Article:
Objective: To determine the long-term effects of iron deficiency in infancy.
Design: Longitudinal follow-up study of children who had been tested and treated for iron deficiency as infants.
Setting: Periurban community near San Jose, Costa Rica.
Participants: Of the original 191 participants, 87% were reevaluated at 11 to 14 years old (average age: 12.3 years). The children were free of iron deficiency and growing normally by US standards. Those who had chronic, severe iron deficiency in infancy (n = 48) were compared with those who had good iron status before and/or after iron therapy in infancy (n = 114).
Outcome measures: Comprehensive set of cognitive, socioemotional, and motor tests and measures of school functioning.
Results: Children who had severe, chronic iron deficiency in infancy scored lower on measures of mental and motor functioning. After control for background factors, differences remained statistically significant in arithmetic achievement and written expression, motor functioning, and some specific cognitive processes (spatial memory, selective recall, and tachistoscopic threshold). More of the formerly iron-deficient children had repeated a grade and/or been referred for special services or tutoring. Their parents and teachers rated their behavior as more problematic in several areas, agreeing in increased concerns about anxiety/depression, social problems, and attention problems.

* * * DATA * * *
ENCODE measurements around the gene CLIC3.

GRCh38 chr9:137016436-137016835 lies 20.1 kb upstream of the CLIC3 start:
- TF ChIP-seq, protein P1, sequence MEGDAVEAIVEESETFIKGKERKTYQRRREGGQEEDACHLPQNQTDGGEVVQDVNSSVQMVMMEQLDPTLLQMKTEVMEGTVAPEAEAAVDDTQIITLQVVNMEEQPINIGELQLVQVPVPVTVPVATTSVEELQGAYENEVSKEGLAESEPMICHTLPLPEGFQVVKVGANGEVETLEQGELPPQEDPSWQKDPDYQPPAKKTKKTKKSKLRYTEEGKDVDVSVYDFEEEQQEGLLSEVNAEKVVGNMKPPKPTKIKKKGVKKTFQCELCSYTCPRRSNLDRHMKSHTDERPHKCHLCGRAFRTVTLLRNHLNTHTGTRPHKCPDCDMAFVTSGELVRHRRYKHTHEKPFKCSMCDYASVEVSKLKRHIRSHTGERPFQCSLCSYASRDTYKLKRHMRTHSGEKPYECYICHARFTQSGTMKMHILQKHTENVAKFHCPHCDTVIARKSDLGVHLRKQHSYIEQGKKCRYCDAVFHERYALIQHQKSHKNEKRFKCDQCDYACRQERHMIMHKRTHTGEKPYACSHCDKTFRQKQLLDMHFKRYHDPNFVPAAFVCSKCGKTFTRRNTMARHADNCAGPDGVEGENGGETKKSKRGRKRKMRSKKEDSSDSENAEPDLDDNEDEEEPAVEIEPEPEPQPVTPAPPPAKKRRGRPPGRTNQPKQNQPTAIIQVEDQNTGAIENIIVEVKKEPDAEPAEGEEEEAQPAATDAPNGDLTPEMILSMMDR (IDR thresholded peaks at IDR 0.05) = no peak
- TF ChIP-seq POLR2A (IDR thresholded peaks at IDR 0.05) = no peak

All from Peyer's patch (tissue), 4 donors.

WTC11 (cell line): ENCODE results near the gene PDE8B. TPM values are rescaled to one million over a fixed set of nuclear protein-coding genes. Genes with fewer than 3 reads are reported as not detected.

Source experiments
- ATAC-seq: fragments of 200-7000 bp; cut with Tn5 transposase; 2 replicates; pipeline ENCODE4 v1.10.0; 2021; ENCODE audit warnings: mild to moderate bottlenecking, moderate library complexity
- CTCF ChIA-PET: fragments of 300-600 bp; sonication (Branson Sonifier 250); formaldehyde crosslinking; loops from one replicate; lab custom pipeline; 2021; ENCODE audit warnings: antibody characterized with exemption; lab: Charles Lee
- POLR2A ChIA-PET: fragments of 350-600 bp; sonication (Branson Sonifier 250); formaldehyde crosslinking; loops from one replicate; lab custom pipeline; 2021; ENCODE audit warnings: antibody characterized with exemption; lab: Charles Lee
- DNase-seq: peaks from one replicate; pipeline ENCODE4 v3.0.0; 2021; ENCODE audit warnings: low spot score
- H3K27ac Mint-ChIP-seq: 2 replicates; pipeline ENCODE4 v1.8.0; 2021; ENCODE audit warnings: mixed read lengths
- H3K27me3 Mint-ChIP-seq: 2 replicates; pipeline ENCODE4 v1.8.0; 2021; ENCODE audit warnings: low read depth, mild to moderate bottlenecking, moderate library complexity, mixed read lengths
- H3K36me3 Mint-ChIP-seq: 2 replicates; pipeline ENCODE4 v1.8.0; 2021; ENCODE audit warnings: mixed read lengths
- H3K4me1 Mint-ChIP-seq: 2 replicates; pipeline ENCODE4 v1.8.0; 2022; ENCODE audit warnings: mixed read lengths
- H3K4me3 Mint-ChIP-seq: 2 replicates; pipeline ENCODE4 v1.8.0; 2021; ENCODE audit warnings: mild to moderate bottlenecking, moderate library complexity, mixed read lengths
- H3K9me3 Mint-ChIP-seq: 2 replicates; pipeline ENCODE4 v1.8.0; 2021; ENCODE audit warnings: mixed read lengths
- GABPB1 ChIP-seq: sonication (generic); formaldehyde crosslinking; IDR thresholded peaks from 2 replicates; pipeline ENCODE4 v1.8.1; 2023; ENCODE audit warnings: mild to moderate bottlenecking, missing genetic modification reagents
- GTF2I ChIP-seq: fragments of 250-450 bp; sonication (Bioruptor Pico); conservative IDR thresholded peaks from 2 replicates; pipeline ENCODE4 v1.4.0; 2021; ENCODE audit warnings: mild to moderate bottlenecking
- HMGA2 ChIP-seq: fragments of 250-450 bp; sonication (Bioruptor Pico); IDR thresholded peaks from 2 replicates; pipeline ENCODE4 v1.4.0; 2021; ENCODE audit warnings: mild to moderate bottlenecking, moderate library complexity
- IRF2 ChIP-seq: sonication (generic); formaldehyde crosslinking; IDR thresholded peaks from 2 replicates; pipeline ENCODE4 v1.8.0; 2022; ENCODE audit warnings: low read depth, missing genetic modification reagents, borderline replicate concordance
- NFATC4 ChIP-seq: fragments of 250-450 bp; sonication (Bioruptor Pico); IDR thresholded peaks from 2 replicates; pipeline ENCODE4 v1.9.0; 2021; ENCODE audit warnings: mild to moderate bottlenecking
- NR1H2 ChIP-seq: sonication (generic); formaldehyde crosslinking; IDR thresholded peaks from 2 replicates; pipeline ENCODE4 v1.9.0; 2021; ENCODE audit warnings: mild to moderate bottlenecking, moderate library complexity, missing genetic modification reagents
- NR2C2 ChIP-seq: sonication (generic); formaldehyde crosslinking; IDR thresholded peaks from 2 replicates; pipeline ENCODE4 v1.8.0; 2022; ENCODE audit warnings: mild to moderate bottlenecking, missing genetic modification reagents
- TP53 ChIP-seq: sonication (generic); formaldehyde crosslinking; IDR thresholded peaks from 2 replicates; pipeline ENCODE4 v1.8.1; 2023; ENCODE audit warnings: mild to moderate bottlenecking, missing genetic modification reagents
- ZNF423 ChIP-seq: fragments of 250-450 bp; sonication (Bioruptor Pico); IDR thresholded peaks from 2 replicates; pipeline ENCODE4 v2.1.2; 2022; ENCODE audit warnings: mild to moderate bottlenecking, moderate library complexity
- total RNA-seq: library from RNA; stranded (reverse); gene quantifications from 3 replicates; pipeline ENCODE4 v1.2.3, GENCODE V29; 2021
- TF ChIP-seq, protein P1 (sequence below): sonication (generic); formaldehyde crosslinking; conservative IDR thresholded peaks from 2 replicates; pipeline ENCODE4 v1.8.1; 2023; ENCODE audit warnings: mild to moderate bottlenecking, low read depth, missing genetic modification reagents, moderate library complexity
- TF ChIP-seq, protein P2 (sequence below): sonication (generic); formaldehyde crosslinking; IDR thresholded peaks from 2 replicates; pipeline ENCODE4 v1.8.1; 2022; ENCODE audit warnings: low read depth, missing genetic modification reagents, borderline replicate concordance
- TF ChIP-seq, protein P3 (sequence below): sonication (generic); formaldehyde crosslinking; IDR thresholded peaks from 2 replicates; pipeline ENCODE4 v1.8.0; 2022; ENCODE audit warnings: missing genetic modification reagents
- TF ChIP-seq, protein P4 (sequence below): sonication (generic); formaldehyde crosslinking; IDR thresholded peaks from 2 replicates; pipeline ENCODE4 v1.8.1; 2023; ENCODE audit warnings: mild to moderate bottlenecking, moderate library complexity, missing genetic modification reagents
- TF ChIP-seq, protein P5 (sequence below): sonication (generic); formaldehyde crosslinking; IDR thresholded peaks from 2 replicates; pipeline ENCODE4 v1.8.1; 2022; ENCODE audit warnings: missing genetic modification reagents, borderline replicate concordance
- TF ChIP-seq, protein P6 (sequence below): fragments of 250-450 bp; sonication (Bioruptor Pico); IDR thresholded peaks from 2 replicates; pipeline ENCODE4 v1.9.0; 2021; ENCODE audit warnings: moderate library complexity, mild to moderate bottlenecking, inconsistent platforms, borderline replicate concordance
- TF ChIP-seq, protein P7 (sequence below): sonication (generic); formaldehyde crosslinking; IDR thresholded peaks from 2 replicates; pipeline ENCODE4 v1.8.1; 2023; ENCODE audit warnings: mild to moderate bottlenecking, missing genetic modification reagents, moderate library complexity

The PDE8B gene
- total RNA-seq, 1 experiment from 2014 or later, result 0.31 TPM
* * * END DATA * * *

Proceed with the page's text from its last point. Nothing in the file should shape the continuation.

Conclusions: Severe, chronic iron deficiency in infancy identifies children who continue at developmental and behavioral risk >10 years after iron treatment.